This blog post was first published @ http://nin9tyni9e.blogspot.no/, included here with permission from the author.

OpenIG on Docker: The Perfect Couple

This blog post was first published @ http://identityrocks.blogspot.fr/, included here with permission.

“Docker containers wrap a piece of software in a complete filesystem that contains everything needed to run […]” [1]


OpenIG (Open Identity Gateway) provides an elegant yet flexible way to integrate your applications, devices, APIs with modern identity standards such as token types, authentication and authorization. The gateway as your integration component can be deployed and scaled along the applications and services it secures.

Whilst organizations adopt containerization as part of a “well-oiled” delivery pipeline, which includes the gateway, OpenIG in a container is also very beneficial for evaluation purposes. Here’s how you can evaluate in just a couple of minutes.

As prerequisites, you need docker and git on your system.

  1. Checkout the ForgeRock docker project to retrieve the Dockerfile and sample OpenIG configuration files
  • git clone https://stash.forgerock.org/scm/docker/docker.git
  • cd docker/openig
  • Build the docker image
  • docker build -t forgerock/openig:latest .
  • Run the docker image and mount the sample-config directory from your local git copy in the container
  • docker run –detach -p 8080:8080 –volume <LOCAL_PATH_TO_GIT>/docker/openig/sample-config:/var/openig –name openig -it forgerock/openig
To test the sample configuration, point your client (e.g. web browser, curl) to http://localhost:8080/simplethrottle for instance. The response is determined by the StaticResponseHandler setting in the 20-simplethrottle.json file.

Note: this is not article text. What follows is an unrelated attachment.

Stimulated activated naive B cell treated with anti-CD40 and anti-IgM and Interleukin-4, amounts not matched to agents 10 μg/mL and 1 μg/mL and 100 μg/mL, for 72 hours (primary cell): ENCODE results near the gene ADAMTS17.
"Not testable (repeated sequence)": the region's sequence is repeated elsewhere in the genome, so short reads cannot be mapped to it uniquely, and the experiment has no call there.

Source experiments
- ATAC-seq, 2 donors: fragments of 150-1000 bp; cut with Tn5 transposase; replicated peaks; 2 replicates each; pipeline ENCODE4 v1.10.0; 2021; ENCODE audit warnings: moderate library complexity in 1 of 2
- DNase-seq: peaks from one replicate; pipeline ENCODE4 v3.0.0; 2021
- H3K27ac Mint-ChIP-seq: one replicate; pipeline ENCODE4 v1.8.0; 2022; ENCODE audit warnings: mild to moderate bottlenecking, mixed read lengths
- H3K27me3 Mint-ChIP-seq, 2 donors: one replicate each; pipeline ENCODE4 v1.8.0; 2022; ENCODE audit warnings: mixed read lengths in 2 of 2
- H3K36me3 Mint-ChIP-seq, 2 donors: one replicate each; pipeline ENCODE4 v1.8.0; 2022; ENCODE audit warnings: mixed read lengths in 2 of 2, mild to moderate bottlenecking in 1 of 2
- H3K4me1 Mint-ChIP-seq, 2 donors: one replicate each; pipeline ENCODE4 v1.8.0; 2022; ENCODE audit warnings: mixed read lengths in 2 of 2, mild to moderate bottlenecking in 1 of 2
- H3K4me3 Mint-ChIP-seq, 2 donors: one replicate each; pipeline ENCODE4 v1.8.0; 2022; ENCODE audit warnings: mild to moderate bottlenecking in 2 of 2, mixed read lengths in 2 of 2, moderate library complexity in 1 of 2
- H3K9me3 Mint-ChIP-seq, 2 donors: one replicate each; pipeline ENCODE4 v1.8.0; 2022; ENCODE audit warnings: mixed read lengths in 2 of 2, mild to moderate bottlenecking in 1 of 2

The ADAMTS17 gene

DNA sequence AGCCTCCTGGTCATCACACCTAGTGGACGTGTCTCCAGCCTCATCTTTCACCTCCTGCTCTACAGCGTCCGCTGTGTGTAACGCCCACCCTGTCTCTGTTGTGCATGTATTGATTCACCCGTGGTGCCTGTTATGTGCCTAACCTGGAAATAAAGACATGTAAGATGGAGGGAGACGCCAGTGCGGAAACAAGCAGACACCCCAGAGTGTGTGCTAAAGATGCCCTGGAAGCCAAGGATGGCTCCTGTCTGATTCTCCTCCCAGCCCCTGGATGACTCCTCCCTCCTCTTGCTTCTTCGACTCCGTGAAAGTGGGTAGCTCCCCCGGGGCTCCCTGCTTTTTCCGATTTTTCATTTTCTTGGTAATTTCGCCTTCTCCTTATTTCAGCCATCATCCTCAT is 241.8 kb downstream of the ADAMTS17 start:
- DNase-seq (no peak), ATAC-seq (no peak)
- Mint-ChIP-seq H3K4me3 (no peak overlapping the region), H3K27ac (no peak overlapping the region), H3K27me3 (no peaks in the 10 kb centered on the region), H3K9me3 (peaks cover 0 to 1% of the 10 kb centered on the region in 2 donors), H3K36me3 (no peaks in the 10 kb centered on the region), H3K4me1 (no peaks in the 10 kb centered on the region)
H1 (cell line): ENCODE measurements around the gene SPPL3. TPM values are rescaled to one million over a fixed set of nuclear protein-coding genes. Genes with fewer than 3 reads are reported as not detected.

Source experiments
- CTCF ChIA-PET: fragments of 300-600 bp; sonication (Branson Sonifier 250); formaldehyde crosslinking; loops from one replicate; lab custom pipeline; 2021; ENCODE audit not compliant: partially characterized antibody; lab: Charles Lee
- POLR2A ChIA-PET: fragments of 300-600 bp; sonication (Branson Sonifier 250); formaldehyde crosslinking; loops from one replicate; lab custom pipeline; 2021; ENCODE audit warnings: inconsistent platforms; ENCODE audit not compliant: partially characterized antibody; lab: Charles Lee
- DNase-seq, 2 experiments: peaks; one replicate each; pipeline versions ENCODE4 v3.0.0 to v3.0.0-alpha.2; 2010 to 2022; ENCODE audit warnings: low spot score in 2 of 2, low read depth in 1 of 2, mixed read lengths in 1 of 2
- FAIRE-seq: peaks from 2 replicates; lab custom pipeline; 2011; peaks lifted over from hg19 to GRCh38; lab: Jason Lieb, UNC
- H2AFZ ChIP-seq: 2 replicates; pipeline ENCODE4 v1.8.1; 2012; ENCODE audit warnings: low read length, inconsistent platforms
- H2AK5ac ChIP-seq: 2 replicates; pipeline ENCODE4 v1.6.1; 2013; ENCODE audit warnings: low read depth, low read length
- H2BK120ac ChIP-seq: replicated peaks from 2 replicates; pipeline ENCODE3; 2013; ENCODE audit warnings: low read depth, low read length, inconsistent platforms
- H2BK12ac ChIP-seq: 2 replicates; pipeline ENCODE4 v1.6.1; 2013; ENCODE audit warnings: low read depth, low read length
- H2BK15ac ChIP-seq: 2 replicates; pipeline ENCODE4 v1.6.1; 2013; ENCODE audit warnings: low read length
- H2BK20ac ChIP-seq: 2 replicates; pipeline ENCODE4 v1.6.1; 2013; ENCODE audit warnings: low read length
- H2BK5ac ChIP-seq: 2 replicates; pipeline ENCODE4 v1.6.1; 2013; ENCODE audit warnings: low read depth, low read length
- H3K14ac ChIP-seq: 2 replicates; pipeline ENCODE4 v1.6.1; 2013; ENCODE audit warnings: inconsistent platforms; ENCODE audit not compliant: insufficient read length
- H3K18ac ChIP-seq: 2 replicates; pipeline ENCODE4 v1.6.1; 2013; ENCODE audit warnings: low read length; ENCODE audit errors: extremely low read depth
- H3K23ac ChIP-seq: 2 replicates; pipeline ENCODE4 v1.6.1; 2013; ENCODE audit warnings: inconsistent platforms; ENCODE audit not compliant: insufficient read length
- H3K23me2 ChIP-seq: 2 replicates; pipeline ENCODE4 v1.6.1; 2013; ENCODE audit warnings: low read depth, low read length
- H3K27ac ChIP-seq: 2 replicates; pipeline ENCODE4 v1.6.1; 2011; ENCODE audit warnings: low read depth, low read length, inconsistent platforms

A simplified version of this procedure however without the sample configuration but not necessitating usage of git and clone the full repo goes as follows. This is well suited to evaluate the upcoming user interface.
  1. Download the Dockerfile from https://stash.forgerock.org/projects/DOCKER/repos/docker/browse/openig/Dockerfile
  2. Build the docker image (as above)
  • docker build -t forgerock/openig:latest .
  • Run the docker image
  • docker run -d -p 8080:8080 –name openig -it forgerock/openig
Other useful commands:
  • Start container: docker stop openig
  • Stop container: docker start openig
  • Get shell prompt: docker exec -i -t openig /bin/bash
  • Remove container: docker rm openig

References

[1]Package your application into a standardized unit for software development”. Retrieved from https://www.docker.com/what-docker on Sep 6th, 2016.